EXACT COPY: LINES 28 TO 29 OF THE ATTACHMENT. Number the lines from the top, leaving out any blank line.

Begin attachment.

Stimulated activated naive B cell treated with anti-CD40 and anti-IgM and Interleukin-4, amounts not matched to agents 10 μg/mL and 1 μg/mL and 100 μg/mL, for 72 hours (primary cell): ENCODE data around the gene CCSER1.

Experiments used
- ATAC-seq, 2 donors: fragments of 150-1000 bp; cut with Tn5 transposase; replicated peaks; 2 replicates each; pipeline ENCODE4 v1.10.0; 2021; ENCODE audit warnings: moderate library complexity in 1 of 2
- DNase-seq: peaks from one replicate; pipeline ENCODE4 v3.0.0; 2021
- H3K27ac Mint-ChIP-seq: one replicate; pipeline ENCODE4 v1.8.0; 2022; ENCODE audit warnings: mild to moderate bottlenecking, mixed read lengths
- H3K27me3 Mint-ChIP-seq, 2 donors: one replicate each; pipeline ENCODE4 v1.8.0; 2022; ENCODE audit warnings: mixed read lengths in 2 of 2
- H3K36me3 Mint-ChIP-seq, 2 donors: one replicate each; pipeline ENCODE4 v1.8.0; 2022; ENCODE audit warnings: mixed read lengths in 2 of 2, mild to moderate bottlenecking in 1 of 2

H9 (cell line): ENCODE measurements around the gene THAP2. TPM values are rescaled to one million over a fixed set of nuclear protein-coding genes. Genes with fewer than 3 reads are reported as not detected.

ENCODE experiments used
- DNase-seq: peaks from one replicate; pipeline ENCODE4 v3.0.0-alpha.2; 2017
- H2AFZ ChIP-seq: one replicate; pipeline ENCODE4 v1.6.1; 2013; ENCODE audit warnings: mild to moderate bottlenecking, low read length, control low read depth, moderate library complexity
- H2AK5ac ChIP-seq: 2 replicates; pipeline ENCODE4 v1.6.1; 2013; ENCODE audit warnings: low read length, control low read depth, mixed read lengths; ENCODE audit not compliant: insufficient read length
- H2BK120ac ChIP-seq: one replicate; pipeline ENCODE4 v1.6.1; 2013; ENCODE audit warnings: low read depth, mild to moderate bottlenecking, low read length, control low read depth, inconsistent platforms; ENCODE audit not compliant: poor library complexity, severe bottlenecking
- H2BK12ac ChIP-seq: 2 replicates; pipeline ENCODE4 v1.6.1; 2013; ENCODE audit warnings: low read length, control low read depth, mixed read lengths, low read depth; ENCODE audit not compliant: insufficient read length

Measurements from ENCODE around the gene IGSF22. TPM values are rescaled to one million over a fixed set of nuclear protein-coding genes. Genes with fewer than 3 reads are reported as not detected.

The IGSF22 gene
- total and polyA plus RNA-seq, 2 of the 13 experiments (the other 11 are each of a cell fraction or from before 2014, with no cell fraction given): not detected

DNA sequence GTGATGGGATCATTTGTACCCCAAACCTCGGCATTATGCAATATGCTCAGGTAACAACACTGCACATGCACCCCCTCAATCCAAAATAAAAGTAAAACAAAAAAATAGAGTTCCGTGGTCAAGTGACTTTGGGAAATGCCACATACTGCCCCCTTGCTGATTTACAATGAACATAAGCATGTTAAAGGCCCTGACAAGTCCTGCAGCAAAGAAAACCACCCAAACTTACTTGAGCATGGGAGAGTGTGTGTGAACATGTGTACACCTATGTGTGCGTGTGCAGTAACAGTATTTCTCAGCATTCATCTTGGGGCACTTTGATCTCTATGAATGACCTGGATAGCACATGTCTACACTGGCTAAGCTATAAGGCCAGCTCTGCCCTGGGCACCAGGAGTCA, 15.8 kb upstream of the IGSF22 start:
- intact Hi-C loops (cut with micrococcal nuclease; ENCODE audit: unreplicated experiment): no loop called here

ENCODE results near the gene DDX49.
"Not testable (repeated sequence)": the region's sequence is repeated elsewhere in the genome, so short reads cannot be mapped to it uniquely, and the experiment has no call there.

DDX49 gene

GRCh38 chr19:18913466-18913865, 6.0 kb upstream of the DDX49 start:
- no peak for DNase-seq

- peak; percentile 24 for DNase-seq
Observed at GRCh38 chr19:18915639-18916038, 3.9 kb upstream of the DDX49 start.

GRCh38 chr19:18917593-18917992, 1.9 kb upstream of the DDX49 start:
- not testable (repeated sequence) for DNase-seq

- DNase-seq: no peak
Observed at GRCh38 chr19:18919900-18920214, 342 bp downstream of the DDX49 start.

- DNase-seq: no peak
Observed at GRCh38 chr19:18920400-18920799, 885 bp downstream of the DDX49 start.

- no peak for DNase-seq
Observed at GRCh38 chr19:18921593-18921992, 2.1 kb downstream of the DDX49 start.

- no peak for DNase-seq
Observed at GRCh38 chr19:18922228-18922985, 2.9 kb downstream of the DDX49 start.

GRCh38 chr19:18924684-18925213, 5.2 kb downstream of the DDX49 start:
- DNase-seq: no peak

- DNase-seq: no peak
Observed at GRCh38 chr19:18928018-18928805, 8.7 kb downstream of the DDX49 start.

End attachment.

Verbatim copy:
- not testable (repeated sequence) for DNase-seq

- DNase-seq: no peak